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I know that my sometimes paralyzing fear of spiders is not rational. I am logical enough to even feel a little silly about it. But I am merely one of the four-five percent of the United States' population that suffers from specific phobias (1).
A phobia is an irrational fear triggered by certain objects or situations. There are three types of phobias- specific, social and agoraphobia (2). Specific phobia is the fear of a specific object or thing. My fear of spiders (Arachnophobia) would fall under this category, along with Acrophobia (fear of heights), another common phobia (3). The second category of phobia, social phobia, is the fear of social situations. And the last category of phobia is Agoraphobia, the fear of any situation that might provoke panic attacks, or fear of losing control. Agoraphobia is often accompanied by panic disorder (2).
All three types of phobias create a physiological response in their sufferers. When someone encounters her phobia, she will experience what is known as the "fight-or-flight response". An increase in adrenaline causes one's heart and breathing to accelerate, muscles tighten and sweat glands to activate, it also triggers a release of stored sugar, increased metabolic rate and inhibited digestion. The "fight-or-flight response" is activated when one feels threatened and is a sort of biological safety mechanism. With phobias, however, this response is irrational and does not serve its original biological purpose- to keep humans aware and able to cope with dangerous situations (4). While it may have made sense for me to have this sort of reaction to spiders if I was living thousands of years ago, nowadays it makes my life more difficult.
Although scientists are not sure as to exactly what causes phobias, many believe that they are caused by a combination of environmental and genetic factors. Phobia can be caused by a traumatic event- if someone almost drowns then they may develop a fear of water. Phobia may also be in part genetic- studies show that twins tend to have the same phobias (5).
An interesting theory is that humans are "biologically prone" to having certain kinds of phobias, such as the fear of snakes, spiders or other potentially poisonous creatures, because those fears may have been crucial to the survival of humans long ago and they remain in our brains to this day (5). Yet this would only explain certain kinds of specific phobias, and not social phobia or Agoraphobia.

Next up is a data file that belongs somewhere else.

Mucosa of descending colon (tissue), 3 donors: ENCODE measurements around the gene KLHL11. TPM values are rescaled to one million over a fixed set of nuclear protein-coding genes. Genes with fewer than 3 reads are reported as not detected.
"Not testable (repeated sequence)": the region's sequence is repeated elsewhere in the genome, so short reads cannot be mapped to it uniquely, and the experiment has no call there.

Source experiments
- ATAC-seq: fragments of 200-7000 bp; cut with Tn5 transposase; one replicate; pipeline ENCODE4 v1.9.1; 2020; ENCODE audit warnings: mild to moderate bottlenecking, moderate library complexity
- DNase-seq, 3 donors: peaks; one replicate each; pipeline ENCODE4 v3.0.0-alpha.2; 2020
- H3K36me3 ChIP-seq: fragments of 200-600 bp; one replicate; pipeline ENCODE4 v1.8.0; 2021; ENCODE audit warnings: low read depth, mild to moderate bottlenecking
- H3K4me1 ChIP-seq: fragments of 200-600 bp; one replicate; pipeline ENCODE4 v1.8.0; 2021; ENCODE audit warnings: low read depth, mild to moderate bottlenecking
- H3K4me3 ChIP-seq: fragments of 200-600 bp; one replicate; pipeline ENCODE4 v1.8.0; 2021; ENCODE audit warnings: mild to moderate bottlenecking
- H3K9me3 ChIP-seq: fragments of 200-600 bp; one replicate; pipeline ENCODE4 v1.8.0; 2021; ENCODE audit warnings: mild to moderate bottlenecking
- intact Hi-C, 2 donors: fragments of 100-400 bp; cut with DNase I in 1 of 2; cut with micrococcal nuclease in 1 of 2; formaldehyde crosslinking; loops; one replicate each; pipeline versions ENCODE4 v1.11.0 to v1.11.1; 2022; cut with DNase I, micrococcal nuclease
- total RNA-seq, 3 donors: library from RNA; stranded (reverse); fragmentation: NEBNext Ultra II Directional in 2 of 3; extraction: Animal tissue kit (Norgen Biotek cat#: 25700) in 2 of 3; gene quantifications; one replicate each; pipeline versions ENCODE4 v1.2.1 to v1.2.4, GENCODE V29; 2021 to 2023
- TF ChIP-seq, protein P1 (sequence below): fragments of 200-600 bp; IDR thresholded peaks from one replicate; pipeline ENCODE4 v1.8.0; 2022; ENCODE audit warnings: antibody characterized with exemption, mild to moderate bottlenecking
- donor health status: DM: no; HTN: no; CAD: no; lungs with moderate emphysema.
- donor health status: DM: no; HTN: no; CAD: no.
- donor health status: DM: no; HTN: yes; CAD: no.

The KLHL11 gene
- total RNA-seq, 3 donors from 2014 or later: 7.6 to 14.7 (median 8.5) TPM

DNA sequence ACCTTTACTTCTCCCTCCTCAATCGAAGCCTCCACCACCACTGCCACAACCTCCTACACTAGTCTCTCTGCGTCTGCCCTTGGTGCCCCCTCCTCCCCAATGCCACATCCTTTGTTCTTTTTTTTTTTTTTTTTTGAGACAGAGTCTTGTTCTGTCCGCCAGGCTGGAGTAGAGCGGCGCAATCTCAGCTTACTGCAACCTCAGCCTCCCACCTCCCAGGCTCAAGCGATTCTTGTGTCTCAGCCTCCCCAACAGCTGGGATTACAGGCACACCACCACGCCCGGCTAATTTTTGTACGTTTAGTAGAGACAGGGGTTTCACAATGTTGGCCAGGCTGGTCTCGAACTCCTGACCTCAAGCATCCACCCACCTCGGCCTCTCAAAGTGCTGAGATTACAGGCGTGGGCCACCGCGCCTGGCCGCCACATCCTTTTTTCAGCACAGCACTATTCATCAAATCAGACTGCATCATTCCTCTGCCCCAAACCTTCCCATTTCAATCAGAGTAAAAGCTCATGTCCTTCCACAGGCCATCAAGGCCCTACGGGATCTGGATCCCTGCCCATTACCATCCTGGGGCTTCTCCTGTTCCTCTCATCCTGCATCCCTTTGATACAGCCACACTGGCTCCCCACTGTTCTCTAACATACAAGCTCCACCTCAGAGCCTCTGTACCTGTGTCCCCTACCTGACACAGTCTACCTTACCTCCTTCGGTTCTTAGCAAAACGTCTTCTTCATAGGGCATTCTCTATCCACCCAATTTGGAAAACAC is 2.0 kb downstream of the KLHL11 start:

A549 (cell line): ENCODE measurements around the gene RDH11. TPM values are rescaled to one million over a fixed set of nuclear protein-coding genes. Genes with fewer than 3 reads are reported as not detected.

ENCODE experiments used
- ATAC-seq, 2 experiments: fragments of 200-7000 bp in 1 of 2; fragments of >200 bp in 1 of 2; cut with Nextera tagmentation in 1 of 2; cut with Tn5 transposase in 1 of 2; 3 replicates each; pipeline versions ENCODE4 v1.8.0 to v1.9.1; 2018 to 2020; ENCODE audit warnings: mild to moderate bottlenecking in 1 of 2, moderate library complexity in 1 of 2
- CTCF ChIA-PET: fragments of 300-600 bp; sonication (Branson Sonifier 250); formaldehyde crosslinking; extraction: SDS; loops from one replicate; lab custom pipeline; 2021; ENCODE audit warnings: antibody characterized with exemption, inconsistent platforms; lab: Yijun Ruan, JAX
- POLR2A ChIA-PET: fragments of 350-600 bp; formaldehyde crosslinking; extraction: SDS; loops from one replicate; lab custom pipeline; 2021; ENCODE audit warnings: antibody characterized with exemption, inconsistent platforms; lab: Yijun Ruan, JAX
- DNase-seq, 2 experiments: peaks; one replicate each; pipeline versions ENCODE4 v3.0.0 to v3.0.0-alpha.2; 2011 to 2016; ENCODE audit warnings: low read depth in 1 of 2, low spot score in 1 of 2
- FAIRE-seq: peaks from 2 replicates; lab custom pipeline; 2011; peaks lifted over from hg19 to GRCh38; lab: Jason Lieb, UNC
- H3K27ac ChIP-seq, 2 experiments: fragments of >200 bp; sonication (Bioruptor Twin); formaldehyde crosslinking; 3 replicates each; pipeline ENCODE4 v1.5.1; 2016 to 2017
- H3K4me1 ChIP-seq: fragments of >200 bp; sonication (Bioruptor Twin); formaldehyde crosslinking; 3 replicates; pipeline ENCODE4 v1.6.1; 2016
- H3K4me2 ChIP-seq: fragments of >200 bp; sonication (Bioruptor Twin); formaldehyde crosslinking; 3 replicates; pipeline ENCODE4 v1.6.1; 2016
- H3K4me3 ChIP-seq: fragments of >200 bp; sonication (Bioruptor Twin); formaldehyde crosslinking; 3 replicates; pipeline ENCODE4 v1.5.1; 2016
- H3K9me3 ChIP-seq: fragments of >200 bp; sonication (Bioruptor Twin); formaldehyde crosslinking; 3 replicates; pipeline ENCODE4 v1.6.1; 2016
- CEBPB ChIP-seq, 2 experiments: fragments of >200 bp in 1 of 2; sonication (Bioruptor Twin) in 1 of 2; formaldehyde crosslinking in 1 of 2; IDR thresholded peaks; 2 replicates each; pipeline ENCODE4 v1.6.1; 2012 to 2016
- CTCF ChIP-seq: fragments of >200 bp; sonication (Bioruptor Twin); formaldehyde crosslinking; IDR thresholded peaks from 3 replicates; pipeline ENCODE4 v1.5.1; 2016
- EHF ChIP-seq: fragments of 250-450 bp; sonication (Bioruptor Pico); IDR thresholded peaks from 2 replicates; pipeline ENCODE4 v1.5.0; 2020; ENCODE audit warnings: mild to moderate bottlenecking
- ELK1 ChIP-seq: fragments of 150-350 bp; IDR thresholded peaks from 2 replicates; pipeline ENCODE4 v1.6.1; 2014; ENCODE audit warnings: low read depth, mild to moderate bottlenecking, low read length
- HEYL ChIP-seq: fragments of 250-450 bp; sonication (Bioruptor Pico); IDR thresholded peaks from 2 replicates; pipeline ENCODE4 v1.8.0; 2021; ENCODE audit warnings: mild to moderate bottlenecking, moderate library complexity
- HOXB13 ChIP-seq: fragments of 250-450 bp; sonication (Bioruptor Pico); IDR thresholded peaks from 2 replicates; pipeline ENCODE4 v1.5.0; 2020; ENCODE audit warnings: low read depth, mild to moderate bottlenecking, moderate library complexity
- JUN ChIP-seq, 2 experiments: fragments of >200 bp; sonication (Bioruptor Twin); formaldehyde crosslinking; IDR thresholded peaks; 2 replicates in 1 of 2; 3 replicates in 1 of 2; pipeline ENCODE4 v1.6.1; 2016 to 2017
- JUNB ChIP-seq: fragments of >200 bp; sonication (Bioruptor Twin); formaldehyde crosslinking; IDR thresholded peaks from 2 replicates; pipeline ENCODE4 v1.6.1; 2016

Some therapists believe that phobias are learned, and can therefore be unlearned. This theory is the basis for some treatment in which one is gradually exposed to the thing that she fears, forcing her to confront the fear and recognize that it is, in fact, not rational. With the invention of virtual reality, this type of therapy has become easier, because one does not have to actually ever leave the room to experience her phobia. It is not clear, however, whether this is as effective.
Another way of treating phobias and other Anxiety disorders is to take medication. Seratonin re-uptake inhibitors such as Paxil or Luvox, which can also be used to treat clinical depression, are sometimes effective in curbing Anxiety disorders. Benzodiazepines are another class of drug which are specifically oriented towards preventing anxiety and panic attacks (6).
Most people, like me, just choose to live with their phobias. I just avoid spiders like the plague. And I have been able to get to the point where I am not paralyzed by them anymore- now I can actually approach them…but only to kill them, of course. I do go to somewhat extreme measures to destroy any spider I see (dragging a ladder up three floors at 3 am to reach one on the ceiling…) but this doesn't seem like something I need to seek treatment for.
But studying phobias has raised several questions in my mind. For instance, if phobias are, at least in part, a hold over from thousands of years ago, why haven't they disappeared yet? If we can adapt to have phobias to keep us away from danger, can't we adapt to not have phobias? Or are phobias just a complication that comes along with having a complex biological system, and therefore complex defense mechanisms?
Another interesting idea is that phobias seem to demonstrate the connection between emotions and the body. One experiences an emotion and then has a physiological response- or is it the other way around? In any case, could understanding phobias be a gateway to understanding this mind-body connection further?
For the time being, however, I will just avoid sites with big, hairy wolf spiders on them…
2)National Institute of Mental Health online,Anxiety disorders page
3)The Phobia List,alphabetical listing of most phobias
4)Health World Online
5)Cyro Masci, MD
6)PsyWeb.com,page on Specific Phobias
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